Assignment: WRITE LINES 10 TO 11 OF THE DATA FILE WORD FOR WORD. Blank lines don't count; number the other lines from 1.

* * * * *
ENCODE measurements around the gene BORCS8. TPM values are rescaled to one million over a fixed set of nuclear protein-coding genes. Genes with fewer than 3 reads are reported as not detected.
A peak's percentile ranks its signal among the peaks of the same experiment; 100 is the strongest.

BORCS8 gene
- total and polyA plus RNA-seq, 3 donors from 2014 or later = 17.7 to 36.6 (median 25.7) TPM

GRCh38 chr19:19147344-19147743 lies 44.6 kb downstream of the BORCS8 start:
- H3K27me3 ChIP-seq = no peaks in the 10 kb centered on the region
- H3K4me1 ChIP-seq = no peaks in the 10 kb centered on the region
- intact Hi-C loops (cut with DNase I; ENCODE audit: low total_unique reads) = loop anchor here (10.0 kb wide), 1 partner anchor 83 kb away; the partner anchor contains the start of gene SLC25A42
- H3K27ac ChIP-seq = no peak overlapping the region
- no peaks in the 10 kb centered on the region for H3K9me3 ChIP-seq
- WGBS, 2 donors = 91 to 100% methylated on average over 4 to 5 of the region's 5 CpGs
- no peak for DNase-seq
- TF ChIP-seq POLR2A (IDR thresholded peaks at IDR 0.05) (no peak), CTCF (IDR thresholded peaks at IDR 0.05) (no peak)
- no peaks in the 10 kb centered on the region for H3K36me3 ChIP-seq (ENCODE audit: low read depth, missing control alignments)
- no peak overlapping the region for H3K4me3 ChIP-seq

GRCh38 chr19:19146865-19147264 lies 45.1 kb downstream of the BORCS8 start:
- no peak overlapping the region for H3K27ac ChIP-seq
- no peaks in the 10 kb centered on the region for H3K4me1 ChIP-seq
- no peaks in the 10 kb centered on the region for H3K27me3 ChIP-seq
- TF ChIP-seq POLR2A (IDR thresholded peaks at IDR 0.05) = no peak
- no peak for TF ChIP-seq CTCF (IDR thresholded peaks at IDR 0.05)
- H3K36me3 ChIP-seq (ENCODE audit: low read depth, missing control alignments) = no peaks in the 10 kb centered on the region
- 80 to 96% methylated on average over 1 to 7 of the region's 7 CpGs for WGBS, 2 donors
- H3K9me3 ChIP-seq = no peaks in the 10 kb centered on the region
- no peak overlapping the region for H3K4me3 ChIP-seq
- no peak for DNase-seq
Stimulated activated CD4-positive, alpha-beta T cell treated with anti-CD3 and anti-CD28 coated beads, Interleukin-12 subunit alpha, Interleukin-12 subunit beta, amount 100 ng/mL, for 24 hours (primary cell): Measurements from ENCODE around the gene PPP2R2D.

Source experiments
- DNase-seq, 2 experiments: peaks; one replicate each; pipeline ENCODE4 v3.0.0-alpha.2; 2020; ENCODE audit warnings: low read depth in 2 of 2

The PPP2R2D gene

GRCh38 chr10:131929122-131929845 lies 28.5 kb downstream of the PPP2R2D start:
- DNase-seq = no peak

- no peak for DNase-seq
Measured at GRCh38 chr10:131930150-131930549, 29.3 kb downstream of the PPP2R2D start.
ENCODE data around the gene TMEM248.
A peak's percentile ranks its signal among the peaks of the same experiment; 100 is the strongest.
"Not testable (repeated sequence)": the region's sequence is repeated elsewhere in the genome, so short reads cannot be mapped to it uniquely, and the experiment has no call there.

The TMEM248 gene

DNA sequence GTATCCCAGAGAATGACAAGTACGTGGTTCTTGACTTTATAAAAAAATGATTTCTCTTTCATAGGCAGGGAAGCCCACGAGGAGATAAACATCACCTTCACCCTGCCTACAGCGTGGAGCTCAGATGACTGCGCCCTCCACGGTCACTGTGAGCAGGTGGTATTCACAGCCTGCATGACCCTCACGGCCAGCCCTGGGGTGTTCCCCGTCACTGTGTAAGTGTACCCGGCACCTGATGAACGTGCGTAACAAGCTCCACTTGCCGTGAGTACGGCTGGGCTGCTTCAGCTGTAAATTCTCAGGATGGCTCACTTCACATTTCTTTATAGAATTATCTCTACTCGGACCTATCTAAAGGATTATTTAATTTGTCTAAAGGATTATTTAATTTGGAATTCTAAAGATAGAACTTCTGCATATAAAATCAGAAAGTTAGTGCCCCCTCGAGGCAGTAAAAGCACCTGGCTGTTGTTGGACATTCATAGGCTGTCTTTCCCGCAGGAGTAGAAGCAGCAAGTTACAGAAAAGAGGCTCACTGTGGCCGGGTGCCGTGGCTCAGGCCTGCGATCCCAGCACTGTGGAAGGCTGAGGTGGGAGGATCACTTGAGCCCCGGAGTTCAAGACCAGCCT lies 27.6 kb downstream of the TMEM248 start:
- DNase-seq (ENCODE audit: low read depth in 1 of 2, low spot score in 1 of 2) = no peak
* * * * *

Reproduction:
- no peaks in the 10 kb centered on the region for H3K9me3 ChIP-seq
- WGBS, 2 donors = 91 to 100% methylated on average over 4 to 5 of the region's 5 CpGs